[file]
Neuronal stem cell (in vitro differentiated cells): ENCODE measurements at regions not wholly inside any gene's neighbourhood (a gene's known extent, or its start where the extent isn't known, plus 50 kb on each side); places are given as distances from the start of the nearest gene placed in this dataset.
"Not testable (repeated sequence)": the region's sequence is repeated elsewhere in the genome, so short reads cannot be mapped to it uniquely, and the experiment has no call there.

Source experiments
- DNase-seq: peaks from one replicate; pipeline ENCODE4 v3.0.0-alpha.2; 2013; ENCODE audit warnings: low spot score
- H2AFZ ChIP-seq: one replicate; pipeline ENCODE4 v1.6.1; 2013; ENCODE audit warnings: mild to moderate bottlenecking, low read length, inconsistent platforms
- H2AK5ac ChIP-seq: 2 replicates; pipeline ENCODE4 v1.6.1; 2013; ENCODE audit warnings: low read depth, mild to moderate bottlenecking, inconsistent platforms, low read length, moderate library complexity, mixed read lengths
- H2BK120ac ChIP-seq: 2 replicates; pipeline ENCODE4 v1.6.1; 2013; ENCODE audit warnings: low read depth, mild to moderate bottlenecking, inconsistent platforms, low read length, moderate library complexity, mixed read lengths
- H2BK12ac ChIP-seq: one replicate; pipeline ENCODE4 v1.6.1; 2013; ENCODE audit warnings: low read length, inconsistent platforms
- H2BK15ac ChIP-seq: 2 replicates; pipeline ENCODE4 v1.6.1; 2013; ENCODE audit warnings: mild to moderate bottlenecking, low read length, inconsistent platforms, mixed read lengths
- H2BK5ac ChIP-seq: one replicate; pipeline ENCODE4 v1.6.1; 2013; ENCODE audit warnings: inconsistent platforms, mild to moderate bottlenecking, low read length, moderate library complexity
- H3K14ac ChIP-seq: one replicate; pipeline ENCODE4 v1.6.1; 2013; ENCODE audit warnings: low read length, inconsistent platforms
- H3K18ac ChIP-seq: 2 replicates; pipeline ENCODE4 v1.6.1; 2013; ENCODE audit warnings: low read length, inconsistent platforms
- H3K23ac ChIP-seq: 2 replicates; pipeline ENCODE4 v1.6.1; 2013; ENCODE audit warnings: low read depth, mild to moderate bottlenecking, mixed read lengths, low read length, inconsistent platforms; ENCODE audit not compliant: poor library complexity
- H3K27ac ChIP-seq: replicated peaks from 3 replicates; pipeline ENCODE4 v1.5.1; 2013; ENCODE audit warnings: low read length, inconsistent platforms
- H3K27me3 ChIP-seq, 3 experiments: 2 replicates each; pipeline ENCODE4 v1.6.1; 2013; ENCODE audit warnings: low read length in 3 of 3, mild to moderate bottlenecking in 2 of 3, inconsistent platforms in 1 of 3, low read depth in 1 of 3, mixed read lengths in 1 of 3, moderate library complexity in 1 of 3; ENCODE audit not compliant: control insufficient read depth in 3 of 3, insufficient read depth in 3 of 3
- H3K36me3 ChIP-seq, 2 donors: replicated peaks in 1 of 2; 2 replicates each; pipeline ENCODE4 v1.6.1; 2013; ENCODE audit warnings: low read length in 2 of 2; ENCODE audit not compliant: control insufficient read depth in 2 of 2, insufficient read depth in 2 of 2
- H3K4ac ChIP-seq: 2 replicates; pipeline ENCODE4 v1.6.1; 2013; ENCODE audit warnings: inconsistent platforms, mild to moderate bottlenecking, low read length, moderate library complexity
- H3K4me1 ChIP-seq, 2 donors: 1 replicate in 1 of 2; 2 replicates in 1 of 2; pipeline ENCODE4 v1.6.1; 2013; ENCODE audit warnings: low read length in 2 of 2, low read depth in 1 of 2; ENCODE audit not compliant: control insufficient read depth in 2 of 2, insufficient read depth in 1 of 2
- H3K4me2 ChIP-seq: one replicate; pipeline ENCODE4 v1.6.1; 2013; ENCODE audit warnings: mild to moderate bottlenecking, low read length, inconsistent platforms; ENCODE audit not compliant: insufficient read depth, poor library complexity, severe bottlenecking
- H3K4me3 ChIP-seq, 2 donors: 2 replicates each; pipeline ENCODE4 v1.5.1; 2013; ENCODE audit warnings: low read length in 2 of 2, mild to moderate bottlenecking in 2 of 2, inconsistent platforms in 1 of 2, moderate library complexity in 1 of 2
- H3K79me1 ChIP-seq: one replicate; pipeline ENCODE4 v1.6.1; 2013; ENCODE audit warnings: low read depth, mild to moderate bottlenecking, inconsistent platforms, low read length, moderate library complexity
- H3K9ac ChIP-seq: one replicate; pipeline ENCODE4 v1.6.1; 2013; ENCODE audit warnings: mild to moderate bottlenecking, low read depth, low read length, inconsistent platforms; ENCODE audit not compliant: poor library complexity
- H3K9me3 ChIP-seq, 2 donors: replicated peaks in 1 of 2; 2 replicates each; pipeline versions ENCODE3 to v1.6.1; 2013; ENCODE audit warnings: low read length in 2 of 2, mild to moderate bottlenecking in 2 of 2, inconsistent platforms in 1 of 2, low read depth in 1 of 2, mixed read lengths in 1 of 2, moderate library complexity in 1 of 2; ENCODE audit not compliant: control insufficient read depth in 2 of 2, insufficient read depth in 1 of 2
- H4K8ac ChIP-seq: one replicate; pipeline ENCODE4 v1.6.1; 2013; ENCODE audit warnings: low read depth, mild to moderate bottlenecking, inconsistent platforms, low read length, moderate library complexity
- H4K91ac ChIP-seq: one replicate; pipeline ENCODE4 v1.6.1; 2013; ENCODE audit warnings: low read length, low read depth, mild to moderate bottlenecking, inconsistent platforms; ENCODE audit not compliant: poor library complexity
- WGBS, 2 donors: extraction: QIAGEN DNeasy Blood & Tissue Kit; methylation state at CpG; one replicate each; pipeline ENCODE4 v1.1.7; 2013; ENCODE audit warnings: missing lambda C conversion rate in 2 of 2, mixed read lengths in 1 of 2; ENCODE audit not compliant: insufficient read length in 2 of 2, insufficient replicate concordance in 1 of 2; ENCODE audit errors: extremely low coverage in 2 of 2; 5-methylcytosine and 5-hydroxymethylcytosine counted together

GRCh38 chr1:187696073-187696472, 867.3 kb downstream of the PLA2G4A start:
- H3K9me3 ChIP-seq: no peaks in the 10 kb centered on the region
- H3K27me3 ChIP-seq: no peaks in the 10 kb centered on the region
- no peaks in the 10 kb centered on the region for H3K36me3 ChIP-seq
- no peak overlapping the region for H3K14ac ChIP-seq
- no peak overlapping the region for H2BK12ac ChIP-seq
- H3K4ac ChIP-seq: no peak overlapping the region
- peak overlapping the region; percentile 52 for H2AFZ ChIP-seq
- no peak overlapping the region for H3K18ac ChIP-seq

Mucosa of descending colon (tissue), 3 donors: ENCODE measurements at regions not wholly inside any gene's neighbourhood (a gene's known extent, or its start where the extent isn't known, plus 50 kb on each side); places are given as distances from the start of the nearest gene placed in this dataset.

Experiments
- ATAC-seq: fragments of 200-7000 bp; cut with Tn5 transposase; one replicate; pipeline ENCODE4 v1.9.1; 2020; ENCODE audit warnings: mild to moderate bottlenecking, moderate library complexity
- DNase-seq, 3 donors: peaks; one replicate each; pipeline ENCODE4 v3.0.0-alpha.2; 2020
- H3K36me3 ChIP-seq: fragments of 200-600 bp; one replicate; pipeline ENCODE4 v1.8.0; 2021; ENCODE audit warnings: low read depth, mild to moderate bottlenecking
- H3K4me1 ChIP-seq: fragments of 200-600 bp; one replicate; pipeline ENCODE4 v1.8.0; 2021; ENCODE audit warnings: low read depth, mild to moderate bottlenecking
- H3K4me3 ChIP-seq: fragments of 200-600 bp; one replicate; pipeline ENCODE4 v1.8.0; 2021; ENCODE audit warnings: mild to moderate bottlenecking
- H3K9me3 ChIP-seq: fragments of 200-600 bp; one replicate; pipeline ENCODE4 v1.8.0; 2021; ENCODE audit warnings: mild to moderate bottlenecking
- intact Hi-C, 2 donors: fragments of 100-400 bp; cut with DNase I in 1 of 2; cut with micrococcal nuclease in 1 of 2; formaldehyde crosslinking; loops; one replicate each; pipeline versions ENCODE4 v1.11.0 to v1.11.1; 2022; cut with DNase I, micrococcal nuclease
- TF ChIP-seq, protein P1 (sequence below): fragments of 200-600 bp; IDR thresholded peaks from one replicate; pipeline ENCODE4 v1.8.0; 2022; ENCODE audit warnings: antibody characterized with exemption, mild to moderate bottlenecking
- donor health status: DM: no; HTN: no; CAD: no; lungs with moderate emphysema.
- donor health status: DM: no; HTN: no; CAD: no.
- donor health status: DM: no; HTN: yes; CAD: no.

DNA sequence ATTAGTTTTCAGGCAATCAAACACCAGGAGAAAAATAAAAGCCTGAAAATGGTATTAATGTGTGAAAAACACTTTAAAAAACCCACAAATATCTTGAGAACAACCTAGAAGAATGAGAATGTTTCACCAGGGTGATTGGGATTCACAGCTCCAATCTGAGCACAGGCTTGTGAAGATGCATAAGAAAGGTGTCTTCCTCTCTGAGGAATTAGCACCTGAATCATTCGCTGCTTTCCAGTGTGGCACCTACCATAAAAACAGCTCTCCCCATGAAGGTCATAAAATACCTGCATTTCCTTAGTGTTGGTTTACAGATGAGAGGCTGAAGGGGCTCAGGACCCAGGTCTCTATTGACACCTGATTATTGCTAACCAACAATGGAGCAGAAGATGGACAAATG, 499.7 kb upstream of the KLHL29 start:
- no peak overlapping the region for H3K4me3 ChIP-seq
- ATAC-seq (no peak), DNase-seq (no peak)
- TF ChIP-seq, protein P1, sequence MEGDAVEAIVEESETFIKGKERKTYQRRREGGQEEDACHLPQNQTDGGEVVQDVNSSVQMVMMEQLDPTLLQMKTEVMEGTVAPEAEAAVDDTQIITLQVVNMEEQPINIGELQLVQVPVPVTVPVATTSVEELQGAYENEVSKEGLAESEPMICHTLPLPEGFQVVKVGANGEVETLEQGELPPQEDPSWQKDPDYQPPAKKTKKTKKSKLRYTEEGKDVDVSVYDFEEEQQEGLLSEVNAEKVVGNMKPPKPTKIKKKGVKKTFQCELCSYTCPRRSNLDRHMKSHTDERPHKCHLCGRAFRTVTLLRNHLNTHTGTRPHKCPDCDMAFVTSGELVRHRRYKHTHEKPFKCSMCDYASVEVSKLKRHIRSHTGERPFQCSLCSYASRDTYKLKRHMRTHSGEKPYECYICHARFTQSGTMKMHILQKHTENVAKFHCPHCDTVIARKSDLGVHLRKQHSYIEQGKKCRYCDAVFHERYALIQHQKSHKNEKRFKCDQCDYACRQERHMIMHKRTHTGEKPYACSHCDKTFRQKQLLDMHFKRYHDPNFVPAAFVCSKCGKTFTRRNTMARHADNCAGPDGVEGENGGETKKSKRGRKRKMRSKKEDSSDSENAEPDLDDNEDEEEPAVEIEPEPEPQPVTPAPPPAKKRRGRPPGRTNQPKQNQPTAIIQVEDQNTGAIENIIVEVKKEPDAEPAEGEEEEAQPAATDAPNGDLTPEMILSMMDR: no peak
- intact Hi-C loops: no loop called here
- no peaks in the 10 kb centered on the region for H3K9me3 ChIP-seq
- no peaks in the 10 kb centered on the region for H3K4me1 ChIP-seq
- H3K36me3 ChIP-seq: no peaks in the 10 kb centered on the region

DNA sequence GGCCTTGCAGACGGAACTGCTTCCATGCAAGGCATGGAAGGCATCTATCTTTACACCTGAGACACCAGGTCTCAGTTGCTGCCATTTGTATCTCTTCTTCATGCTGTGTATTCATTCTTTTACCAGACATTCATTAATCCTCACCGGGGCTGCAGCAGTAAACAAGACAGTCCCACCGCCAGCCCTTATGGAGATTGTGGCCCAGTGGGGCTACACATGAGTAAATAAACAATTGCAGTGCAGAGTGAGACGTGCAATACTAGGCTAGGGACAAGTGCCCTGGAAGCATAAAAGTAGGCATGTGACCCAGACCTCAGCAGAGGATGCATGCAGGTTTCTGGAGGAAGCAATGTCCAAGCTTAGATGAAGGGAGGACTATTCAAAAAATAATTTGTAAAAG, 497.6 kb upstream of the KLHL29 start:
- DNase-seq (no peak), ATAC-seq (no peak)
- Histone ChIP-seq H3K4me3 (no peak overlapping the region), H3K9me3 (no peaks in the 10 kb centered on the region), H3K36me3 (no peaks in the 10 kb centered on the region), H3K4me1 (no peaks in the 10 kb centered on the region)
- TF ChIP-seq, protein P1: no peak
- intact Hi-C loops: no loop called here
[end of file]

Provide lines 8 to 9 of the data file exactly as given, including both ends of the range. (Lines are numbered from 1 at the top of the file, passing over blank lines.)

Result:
- H2BK12ac ChIP-seq: one replicate; pipeline ENCODE4 v1.6.1; 2013; ENCODE audit warnings: low read length, inconsistent platforms
- H2BK15ac ChIP-seq: 2 replicates; pipeline ENCODE4 v1.6.1; 2013; ENCODE audit warnings: mild to moderate bottlenecking, low read length, inconsistent platforms, mixed read lengths